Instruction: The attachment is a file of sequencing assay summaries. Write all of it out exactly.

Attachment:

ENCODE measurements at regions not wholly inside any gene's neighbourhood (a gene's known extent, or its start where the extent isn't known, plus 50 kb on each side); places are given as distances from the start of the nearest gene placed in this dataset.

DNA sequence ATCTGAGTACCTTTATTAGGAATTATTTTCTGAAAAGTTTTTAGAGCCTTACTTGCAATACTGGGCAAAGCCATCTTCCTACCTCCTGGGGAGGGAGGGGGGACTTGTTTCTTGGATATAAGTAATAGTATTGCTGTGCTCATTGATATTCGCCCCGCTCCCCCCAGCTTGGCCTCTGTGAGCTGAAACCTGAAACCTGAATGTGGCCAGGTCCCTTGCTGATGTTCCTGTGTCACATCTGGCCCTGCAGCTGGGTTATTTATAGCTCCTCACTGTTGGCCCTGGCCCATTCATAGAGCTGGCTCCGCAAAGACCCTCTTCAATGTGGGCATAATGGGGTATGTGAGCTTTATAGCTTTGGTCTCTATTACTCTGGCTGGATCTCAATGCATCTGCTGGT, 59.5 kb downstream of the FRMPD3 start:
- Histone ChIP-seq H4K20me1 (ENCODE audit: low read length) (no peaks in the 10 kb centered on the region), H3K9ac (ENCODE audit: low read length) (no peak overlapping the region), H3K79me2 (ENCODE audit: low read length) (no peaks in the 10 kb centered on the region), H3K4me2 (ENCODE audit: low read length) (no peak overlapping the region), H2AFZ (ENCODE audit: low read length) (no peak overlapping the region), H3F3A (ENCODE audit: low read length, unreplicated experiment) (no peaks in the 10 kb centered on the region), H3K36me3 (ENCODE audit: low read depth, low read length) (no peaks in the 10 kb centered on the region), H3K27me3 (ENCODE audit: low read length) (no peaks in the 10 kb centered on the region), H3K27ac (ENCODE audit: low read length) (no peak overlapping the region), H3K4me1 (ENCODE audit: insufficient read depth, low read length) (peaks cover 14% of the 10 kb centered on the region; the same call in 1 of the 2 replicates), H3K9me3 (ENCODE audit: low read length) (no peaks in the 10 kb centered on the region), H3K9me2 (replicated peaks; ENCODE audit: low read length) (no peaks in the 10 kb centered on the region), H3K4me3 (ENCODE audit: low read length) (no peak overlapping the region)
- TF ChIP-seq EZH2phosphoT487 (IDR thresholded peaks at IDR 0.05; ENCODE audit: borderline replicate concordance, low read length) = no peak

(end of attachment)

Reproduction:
ENCODE measurements at regions not wholly inside any gene's neighbourhood (a gene's known extent, or its start where the extent isn't known, plus 50 kb on each side); places are given as distances from the start of the nearest gene placed in this dataset.

DNA sequence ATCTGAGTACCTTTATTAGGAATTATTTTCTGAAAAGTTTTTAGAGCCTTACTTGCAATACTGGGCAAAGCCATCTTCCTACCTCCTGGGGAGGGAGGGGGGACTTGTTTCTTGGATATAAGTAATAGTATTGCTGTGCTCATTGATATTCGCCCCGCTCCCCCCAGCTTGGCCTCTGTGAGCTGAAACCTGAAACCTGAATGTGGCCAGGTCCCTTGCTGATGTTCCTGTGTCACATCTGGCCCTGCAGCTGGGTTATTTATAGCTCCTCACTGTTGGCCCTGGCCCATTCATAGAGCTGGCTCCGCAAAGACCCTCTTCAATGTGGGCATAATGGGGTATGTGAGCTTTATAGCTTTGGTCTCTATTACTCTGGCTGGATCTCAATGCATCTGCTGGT, 59.5 kb downstream of the FRMPD3 start:
- Histone ChIP-seq H4K20me1 (ENCODE audit: low read length) (no peaks in the 10 kb centered on the region), H3K9ac (ENCODE audit: low read length) (no peak overlapping the region), H3K79me2 (ENCODE audit: low read length) (no peaks in the 10 kb centered on the region), H3K4me2 (ENCODE audit: low read length) (no peak overlapping the region), H2AFZ (ENCODE audit: low read length) (no peak overlapping the region), H3F3A (ENCODE audit: low read length, unreplicated experiment) (no peaks in the 10 kb centered on the region), H3K36me3 (ENCODE audit: low read depth, low read length) (no peaks in the 10 kb centered on the region), H3K27me3 (ENCODE audit: low read length) (no peaks in the 10 kb centered on the region), H3K27ac (ENCODE audit: low read length) (no peak overlapping the region), H3K4me1 (ENCODE audit: insufficient read depth, low read length) (peaks cover 14% of the 10 kb centered on the region; the same call in 1 of the 2 replicates), H3K9me3 (ENCODE audit: low read length) (no peaks in the 10 kb centered on the region), H3K9me2 (replicated peaks; ENCODE audit: low read length) (no peaks in the 10 kb centered on the region), H3K4me3 (ENCODE audit: low read length) (no peak overlapping the region)
- TF ChIP-seq EZH2phosphoT487 (IDR thresholded peaks at IDR 0.05; ENCODE audit: borderline replicate concordance, low read length) = no peak